Instead of selling items you no longer need or use, consider setting up a swap of gently used clothing, backpacks and other school supplies with other families in your neighborhood or through your child’s school. Even if you don’t end up finding something for your own child, you could really help a family that is struggling financially.
In addition to swap groups on social media sites like Facebook, you can trade in children’s outgrown clothing for larger sizes through trade-and-swap sites such as The Swoondle Society.
Look for Free School Supplies and Services
There are a variety of programs in different states for free and discounted resources for the school year, says Mark Reyes, certified financial planner and founder of Albert, a money management tool. He points out that in California, Google donated 4,000 Chromebooks to students and free Wi-Fi to 100,000 rural households at the start of the pandemic, while Boston Public Schools is currently providing free Chromebooks to students who don’t have consistent access to computers. To find resources near you, check EveryoneOn.org, where you can find free and low-cost Wi-Fi and computer resources based on your ZIP code, income level and the number of K-12 or college students in your household.
Meanwhile, Kumiko Love, accredited financial counselor and founder of The Budget Mom, a personal finance blog, says parents can find additional free resources online. For example, the Khan Academy is a nonprofit that provides free online K-12 education courses, Audible offers free audiobooks for kids and Duolingo has a free foreign language learning app. Other organizations to contact for free supplies include local United Way chapters, Volunteers of America and the Back-to-School Brigade for military families. “Otherwise, call your school district or local charities to inquire about free supplies and other support,” Daily says.
Don’t forget: Your library is also a great resource for access to free Wi-Fi, e-books, documentaries, online tutoring and more.
Tap Into Credit Card Rewards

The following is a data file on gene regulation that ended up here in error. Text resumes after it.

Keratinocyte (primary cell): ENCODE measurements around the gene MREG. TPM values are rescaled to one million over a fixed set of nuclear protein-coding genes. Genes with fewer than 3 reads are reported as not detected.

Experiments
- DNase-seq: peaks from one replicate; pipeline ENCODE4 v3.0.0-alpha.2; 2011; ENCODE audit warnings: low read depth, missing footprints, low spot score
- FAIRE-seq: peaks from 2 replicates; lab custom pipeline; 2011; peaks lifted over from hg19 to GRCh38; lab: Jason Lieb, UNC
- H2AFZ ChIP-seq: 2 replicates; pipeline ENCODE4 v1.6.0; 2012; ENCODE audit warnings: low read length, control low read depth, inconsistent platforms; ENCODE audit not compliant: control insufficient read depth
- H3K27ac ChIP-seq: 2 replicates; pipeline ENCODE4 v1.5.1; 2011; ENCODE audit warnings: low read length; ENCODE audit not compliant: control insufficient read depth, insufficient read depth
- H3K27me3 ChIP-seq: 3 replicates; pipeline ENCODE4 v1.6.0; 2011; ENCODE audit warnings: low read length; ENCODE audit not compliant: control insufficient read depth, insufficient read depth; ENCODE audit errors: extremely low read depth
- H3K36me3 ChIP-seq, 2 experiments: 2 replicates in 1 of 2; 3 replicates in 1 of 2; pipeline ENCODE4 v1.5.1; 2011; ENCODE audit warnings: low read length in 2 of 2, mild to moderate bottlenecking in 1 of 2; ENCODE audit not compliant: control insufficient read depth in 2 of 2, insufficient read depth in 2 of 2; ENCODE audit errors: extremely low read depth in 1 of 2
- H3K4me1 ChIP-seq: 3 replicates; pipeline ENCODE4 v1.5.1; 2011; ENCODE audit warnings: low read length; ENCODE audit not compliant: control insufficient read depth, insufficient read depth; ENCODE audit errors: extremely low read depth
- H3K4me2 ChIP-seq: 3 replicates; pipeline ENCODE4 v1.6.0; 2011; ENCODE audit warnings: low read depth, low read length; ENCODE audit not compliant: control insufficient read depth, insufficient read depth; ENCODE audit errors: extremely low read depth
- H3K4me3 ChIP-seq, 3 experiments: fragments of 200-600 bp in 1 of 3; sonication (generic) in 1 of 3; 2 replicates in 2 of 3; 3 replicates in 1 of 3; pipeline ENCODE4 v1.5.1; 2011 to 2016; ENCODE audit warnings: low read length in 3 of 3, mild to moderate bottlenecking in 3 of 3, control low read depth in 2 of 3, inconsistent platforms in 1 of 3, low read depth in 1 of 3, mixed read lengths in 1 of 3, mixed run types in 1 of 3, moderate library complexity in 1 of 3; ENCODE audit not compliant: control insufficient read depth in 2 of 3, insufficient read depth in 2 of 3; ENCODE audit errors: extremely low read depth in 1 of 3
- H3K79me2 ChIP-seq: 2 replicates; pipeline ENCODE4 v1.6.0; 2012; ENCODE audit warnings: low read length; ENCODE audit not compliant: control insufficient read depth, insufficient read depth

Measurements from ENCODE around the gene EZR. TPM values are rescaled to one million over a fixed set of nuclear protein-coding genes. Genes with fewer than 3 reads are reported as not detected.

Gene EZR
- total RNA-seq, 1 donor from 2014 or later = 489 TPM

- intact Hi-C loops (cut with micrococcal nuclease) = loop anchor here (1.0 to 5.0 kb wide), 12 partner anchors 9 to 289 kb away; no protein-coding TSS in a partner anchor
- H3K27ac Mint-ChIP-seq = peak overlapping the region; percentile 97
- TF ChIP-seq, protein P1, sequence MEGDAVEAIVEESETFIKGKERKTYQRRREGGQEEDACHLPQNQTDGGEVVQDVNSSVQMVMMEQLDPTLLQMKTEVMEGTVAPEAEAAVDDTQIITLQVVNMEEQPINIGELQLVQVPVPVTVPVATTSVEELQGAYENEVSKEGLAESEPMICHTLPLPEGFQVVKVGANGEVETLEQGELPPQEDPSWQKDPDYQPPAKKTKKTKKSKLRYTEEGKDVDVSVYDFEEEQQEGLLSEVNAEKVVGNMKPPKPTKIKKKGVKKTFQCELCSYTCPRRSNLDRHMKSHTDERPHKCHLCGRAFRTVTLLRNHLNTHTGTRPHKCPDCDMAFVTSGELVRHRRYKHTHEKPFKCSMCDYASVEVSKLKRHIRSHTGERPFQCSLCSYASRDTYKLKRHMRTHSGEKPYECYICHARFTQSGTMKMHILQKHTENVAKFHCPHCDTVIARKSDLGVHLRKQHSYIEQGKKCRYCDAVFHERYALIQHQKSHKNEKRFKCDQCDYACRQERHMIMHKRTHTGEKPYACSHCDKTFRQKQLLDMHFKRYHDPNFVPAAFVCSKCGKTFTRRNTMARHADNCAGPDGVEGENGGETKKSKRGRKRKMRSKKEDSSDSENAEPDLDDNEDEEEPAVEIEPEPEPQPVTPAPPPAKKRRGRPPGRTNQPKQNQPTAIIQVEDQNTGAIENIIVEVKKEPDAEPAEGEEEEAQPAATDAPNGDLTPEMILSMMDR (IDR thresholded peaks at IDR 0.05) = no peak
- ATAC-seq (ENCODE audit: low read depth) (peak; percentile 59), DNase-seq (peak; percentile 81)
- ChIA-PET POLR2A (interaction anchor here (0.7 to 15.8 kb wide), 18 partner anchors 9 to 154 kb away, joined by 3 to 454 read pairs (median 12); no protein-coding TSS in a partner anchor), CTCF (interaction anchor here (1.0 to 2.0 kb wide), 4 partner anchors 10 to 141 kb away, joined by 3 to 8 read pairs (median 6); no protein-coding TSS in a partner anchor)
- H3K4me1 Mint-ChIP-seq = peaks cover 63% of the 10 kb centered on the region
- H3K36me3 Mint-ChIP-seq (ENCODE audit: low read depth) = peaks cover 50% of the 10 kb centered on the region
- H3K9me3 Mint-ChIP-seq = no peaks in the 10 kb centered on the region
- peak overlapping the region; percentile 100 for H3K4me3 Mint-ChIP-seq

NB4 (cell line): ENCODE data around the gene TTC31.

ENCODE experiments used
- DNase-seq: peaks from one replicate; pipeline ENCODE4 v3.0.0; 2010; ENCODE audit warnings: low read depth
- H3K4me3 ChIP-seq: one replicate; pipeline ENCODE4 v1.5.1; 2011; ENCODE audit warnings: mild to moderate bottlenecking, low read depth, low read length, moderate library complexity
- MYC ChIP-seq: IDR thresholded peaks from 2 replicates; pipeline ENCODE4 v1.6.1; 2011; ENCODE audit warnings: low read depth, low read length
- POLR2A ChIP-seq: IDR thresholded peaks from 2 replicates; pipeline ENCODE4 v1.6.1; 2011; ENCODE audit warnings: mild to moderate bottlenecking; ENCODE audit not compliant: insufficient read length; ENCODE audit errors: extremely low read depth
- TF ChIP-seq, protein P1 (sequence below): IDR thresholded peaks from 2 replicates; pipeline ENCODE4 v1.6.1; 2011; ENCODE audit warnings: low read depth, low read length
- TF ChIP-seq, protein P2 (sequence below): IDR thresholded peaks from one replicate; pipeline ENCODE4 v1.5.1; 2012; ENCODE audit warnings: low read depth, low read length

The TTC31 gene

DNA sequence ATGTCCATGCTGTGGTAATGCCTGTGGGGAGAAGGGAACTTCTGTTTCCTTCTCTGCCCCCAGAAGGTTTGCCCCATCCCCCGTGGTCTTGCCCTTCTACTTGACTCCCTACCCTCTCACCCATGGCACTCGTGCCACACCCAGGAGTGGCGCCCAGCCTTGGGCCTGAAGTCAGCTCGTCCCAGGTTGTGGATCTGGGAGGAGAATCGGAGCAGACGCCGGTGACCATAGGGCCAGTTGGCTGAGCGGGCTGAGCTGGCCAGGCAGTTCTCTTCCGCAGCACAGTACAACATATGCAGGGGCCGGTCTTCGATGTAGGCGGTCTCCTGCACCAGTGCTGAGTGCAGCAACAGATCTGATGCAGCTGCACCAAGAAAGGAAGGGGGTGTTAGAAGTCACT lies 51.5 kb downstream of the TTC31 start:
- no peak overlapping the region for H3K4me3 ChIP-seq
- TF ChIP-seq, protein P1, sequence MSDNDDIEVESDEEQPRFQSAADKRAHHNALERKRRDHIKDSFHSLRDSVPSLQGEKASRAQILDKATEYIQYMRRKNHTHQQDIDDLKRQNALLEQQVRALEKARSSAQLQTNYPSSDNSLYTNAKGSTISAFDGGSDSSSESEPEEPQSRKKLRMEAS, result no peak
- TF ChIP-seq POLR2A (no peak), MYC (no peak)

Credit cards get a bad rap, but they can be helpful if used wisely. If you’re using a card that offers rewards like cash back, for instance, review your online account to see if you can get extra money back for buying from a certain store and opt in to qualify for the bonus rewards. Then, plan your school shopping accordingly to increase your earnings. Just make sure to pay off the balance in full so you don’t rack up interest charges.
You can even get special rewards for supporting small businesses, says Trae Bodge, smart shopping expert at TrueTrae.com, a personal finance site. For example, American Express is giving eligible and enrolled U.S. cardmembers $5 back after they spend $10 or more at an eligible U.S. small merchant when they shop online, curbside or in-store up to 10 times through Sept. 20, 2020. You have to enroll by Aug. 23 at ShopSmall.com.
Look for Refurbished Gadgets
Many computer retailers like Best Buy, Dell and eBay offer refurbished and open box electronics for a fraction of regular retail prices, says Jacqueline Gilchrist, founder of Mom Money Map, a personal finance blog. “This is the best way to get a high-end computer for 30% off that still comes with a warranty,” she says.
Otherwise, look for a tech repair shop in your area, Daily advises. “Many computer repair shops buy up older laptops in bulk from municipalities and school districts, then clean them up for resale at a fraction of the price,” she says.
Borrow or Lease Furniture and Supplies
Creating a special learning space for your kids can really help put them in the learning zone, but buying new furniture doesn’t make sense if kids will eventually return to the classroom. In addition to looking for secondhand options, Demer suggests renting items from local businesses. “Call companies in your area who have closed their offices to ask about borrowing or leasing desks, chairs, monitors and other at-home supplies,” she says.